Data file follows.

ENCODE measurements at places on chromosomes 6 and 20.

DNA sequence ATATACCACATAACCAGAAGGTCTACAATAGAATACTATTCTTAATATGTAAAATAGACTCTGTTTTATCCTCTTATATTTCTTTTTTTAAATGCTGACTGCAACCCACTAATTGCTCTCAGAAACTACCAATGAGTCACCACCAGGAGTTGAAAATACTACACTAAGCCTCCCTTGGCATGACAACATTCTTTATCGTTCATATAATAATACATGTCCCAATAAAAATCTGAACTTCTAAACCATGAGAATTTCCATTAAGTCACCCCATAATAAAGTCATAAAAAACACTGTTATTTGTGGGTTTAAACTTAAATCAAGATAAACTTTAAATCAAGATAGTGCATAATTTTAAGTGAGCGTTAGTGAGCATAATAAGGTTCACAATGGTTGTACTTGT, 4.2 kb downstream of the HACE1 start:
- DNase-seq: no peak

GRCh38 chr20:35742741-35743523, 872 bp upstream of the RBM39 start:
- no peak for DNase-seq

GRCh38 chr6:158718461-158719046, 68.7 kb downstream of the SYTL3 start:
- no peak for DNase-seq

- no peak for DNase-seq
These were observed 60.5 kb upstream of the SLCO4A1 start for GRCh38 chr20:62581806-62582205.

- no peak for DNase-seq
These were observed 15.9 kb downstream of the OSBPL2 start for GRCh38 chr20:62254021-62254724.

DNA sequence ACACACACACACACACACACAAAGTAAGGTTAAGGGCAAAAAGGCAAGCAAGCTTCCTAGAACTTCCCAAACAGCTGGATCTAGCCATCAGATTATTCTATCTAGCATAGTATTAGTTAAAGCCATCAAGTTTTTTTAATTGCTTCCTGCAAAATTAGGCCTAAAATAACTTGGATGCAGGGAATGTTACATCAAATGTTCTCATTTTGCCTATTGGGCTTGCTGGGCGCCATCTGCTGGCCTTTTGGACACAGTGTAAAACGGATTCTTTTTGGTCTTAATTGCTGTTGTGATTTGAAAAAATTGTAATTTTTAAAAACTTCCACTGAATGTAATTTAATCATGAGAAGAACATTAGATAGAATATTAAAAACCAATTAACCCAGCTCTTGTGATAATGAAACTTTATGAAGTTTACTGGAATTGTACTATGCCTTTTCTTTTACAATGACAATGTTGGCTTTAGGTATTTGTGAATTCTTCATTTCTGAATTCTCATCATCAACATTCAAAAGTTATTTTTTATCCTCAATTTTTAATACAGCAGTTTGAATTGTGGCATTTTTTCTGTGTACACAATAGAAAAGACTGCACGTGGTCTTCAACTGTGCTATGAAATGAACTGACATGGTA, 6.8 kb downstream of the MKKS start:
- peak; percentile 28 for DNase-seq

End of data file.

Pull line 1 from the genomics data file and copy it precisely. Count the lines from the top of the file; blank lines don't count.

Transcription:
ENCODE measurements at places on chromosomes 6 and 20.